Wanting seems to drive us.
How often do we find ourselves wanting something? Something is not here, and we want it.
“I want 5 o’clock to come so I can go home.”
“I want the kids to be quiet.”
“I want a clean house.”
“I want a bigger house.”
“I want a new car.”
“I want my team to win.”
“I want someone else to do this work.”
“I want …………… to agree with me.”
“I want the bills to be paid.”
“I want to feel better.”
The list goes on and on.
As the cartoon character Ziggy said, “My problem is that I want my life to be the way it isn’t.”
Perhaps we all have his problem!
Each time we think or say, “I want…………..……” what is going through our mind? Through our body?
Can we feel the tension that lies under this state of wanting?
Is there a tightening somewhere in our body?
Webster tells us the root word for “want” is “lack” or “to be in want.”
The word itself means there is a deficiency of something.
Rumi has said “Be suspicious of your wants.”
When we are in the wanting state of mind we are saying the present moment is not enough. There is something wanting here--lacking.
The feeling of not having, or yearning for something, is a definition of dissatisfaction, suffering.
It hurts to want and not have.
Words are important, for they create the way we see and experience the world. They are filled with an energy, a vitality that brings thoughts into form.
The word became “flesh” as the Bible tells us in John Chapter 1, which is a symbolic way of saying the energy within the word itself (the logos) has the power to form and shape.
The Word becomes matter, flesh.
Words—spoken or unspoken—help us connect the dots and make sense of life. They form the basis of how we see ourselves and others.
Thus it is important to investigate the words we use, for they are creating our world.
Reaching for—wanting something—causes suffering. We feel a deficiency within by wanting it, and even when we get it, it can’t last as everything is impermanent. Thus we will suffer when it leaves.
But the intellect says, “Well I can’t help it. Of course I want things to be different. I don’t have this (whatever it is) and I want it.”
Naturally we desire fulfillment, but this comes through learning the art of acceptance of the way things are, rather than wishing they were different.
Acceptance is not “grin and bear it.” That is toleration, which is not the same as a welcoming accepting heart, knowing that the way things are is the way things need to be, for they have come about in an organic way through the energy within the words (the causes and the conditions).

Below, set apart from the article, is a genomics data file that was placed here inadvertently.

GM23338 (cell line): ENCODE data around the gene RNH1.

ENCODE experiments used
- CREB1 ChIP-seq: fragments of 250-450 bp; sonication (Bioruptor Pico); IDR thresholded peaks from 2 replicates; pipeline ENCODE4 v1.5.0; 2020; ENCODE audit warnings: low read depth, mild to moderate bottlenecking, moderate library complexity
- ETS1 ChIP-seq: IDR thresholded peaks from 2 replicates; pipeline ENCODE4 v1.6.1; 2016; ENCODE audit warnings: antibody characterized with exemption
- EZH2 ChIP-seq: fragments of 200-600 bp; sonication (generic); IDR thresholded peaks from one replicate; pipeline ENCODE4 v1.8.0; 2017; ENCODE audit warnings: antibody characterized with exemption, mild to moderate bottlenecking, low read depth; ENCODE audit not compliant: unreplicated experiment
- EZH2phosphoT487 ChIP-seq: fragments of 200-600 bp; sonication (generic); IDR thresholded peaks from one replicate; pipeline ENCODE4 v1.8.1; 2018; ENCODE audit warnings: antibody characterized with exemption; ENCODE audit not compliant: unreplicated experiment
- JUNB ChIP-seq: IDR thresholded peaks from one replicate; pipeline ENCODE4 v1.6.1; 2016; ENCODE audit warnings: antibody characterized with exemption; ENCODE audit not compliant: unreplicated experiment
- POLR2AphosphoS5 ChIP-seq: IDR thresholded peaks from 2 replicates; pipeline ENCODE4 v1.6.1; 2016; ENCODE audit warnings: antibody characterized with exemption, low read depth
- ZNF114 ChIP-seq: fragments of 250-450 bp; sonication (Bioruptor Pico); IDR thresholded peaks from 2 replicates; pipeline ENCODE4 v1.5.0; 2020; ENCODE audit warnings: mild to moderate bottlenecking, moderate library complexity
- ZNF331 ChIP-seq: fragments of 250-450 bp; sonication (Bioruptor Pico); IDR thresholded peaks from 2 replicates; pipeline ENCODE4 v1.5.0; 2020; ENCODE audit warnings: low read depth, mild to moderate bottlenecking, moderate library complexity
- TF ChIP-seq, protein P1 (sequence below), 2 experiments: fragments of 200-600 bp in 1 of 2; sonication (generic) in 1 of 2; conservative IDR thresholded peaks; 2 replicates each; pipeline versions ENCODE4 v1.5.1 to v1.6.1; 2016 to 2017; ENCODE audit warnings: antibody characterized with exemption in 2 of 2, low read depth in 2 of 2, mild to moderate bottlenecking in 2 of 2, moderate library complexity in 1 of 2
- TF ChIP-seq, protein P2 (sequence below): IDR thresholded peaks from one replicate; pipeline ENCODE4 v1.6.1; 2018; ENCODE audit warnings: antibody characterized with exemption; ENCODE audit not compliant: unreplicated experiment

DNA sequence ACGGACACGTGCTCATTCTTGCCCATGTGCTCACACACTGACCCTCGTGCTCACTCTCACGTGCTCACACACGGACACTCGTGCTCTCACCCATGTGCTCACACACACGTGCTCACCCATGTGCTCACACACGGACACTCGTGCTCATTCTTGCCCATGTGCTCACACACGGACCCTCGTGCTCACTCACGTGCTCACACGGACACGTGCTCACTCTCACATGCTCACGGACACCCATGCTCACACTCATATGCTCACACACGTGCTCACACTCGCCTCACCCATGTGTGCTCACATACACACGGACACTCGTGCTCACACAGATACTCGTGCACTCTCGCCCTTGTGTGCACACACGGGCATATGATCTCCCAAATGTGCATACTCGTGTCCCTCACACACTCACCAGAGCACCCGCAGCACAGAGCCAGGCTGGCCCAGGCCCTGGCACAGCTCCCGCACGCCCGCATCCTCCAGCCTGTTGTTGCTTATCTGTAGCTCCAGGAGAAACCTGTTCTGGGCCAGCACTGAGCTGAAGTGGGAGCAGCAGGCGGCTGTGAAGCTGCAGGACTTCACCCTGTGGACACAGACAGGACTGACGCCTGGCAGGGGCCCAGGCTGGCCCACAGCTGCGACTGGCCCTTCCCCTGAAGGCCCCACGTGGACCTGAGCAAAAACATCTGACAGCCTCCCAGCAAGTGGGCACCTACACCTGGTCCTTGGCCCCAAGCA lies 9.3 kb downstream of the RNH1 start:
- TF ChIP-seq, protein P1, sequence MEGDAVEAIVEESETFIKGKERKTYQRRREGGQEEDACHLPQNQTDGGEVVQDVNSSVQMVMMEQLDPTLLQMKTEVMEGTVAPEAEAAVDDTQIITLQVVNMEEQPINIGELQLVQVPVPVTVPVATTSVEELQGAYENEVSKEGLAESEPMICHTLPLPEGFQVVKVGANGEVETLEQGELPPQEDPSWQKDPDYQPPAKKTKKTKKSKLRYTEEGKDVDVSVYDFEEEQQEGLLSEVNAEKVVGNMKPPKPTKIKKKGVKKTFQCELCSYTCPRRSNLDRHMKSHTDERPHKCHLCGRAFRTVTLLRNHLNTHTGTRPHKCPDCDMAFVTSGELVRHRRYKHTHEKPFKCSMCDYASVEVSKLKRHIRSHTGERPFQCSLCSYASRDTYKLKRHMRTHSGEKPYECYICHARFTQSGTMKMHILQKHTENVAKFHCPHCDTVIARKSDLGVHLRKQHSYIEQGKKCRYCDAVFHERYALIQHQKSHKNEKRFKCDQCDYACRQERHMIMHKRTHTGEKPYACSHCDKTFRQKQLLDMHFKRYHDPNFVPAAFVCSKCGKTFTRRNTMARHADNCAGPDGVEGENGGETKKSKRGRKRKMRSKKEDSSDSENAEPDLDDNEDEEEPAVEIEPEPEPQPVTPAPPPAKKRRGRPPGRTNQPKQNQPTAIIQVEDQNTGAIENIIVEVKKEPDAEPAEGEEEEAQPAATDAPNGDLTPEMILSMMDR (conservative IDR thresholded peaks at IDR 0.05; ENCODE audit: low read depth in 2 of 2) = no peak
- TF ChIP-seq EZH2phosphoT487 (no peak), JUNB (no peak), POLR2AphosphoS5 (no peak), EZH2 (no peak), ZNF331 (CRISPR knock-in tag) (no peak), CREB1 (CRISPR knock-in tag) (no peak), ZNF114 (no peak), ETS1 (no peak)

If you haven’t recently read, “The Guest House” by Rumi, you might google it. It suggests that it is wise to welcome all that life brings, knowing it will transform into something desirable we listen deeply, not trying to push something out the door. Treat everything as a guest.
Think what goes on within us if we are trying to get well fast. Or say “Well it’s time to move on. I’m not going to think about this anymore.” That does not describe acceptance.
It is the small subtle choices we make everyday that determine the quality of our experience. We are not victims. We can learn to accept what is without trying to get something or make it disappear.
In fact, until we accept the way things are is the way they are, and be OK with this, the past will just continue repeating itself in a similar manner.
Our wishing things to be different won’t change them.
But our investigation into our thoughts, feelings (our five senses) and our emotions can transform everything.
There is nothing we can’t learn and grow from. What do we fear is lacking?
Thinking want and lack creates more lack.
What is it that our heart truly desires? What would fulfill us and bring forth contentment and joy?
I believe all humans really desire two things—to receive love and to give love.
These two activities are absolutely vital to a happy life, and both are possible in the here and now.
Each time someone smiles at you, says something kind, truly receive these words. They are for you. Don’t let the gifts go unnoticed.
As well as taking in all the compliments others give us, the good news is that we can develop an attitude of gratitude by practicing gratitude.
The universe is loving us so much that it is breathing us right now. What a great form of love this is. Receive it with gratitude by paying attention to it.
Dr. Carl Jung says we all walk in shoes too small for us. What if we understood there is something within us, a divine power that is greater than anything we have every thought?
What if we realized we have been created by universal energies of love, and therefore our Essence is love?
Try it. Take a few moments each day. Discover how wonderful it feels to receive love.
We can certainly give love. All we need do is send a thought of love via a prayer, a call, visit, or email to someone. Or see the kindness or beauty in another and tell them.
Receiving and giving love are that simple. All it takes is willingness.
As we do this we move from a place of want—of lack—into contentment. No more wanting. What is truly valuable is already here.